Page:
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Money Management

Commitment to gender diversity high, but results fall short, new survey finds

While more than 90% of financial service company executives indicate they are committed to gender diversity, only 19% of financial service company top executives are female, even though men and women start out their careers at parity, according to the results of a survey released Thursday by LeanIn.org and McKinsey & Co.

By comparison, 22% of top executives in U.S. companies overall are female.

More than half of the senior executive women surveyed who are at the vice president level or above stated they have missed out on opportunities due to their gender, compared to 10% of male senior executives. Women of color in financial services are 34% less likely to get their first promotion than their male colleagues. Some 42% of women surveyed said gender will hinder their advancement in the future.

Senior women receive less support from senior management than men, even though men and women ask for support at the same rate. Some 34% of women indicated they have received career advancement advice from a senior leader or manager compared to 44% of men. Female senior executives have fewer interactions with senior leaders than their male counterparts. Forty-one percent of women have monthly interactions with senior leaders, compared to 49% of their male peers.

"Women are starting out near parity but are dropping to 1 in 5," said Alexis Krivkovich, a partner in the Silicon Valley office of McKinsey & Co. "People feel (lack of gender parity) is a problem that will solve itself. Unfortunately ... it's a persistent challenge and not one that will change easily. It will require aggressive action."

This year's survey revealed that while popular perception is that women leave the workforce or leave jobs in higher numbers than men at the beginning of their careers, McKinsey's research shows that attrition of female executives is similar to that of male executives, Ms. Krivkovich said.

"In general in financial services attrition is not a primary driver" of there being fewer women in top positions at financial services firms, Ms. Krivkovich said. The primary driver "is women getting stuck in the pipeline."

In the asset management and wholesale banking sector of financial services, which includes institutional investment management, there are slightly fewer women starting out their careers, 48%, Ms. Krivkovich said. By comparison, there are more female junior executives at companies in the other two financial services sectors tracked by McKinsey: banking and consumer finance with 51% junior executives and insurance, 57%.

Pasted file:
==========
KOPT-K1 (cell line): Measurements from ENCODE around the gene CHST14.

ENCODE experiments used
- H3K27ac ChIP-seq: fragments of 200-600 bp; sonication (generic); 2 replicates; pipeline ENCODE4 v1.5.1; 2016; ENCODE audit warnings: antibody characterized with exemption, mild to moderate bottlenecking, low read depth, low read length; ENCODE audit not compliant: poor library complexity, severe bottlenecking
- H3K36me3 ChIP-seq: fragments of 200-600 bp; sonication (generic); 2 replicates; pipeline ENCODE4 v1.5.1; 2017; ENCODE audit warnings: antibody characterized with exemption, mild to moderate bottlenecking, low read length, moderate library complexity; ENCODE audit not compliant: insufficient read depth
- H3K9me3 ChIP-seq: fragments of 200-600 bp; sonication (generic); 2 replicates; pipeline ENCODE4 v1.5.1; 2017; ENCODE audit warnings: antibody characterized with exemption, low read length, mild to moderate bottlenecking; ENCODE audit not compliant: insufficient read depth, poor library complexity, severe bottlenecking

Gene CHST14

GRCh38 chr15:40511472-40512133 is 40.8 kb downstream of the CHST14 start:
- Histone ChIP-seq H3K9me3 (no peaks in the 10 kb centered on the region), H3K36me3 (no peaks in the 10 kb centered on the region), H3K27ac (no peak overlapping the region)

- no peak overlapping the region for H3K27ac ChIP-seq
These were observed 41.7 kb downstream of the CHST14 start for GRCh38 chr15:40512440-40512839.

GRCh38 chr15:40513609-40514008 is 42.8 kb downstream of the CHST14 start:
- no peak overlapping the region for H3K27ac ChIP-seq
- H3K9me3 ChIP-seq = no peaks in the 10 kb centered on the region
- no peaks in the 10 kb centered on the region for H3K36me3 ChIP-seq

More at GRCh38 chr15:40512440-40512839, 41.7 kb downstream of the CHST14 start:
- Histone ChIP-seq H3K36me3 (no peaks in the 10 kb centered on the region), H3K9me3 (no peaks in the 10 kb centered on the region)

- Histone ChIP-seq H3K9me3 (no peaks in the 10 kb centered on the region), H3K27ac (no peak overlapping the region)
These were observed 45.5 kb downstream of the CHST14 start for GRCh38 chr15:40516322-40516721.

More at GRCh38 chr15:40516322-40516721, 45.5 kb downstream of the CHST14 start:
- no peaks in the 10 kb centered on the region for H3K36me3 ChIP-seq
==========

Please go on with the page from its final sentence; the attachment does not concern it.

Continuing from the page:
However, the rate at which the number of men outpaces women occurs more quickly in institutional money management, but all sectors end up at the same place, Ms. Krivkovich said. Some 34% of executives who have had their first promotion up from entry-level executive are women in institutional money management, compared to 49% in the insurance sector and 43% in the consumer sector, she said.

Even with these differences, all financial sectors end up the same way, where only 1 in 5 senior level executives are women, she said. McKinsey has been conducting the survey with LeanIn since 2015 and that trend has been persistent across the surveys, she added. Seventy-three percent of C-suite executives at financial services firms overall are white men, compared to 17% white women, 8% men of color and 1% women of color.

Fewer women in senior roles means there are fewer women to sponsor and champion junior female executives, Ms. Krivkovich said. Women tend to have female sponsors; whereas men tend to have more male sponsors.

According to the survey, 81% of entry-level women in financial services have networks that are largely female or evenly split between men and women. In contrast, 94% of entry-level men cultivate networks that are largely male or evenly split between men and women.

"Right out of the gate you lose visibility of women in senior management positions," Ms. Krivkovich said.

In the asset management and wholesale banking sector, 74% of the most senior executives are white men, 18% are white women, 7% are men of color and 1% are women of color.

While attrition does increase in senior management, few people are leaving the workforce entirely, Ms. Krivkovich said.

"Men are more likely to say they are leaving for another job. Women, in particular women of color, are more likely to say they are doing something entrepreneurial," she said.

"From qualitative interviews across all company types, women are striking out on their own ... because people are feeling the headwinds, seeing inequitable promotion."

They are leaving because they might have more success if they strike out on their own, Ms. Krivkovich said.

"Making progress on this issue (gender parity) will require corporate leaders — both male and female — to view gender equality as a strategic priority, and one that is integrated into the organization's day-to-day work," said Asheet Mehta, global co-leader of McKinsey's global banking practice, in a written statement. "Getting far more women to the top of financial services firms is ambitious, but our interviews with senior executive women and deep research demonstrates there are clear practical steps that can be taken to pave the way for more women to get there."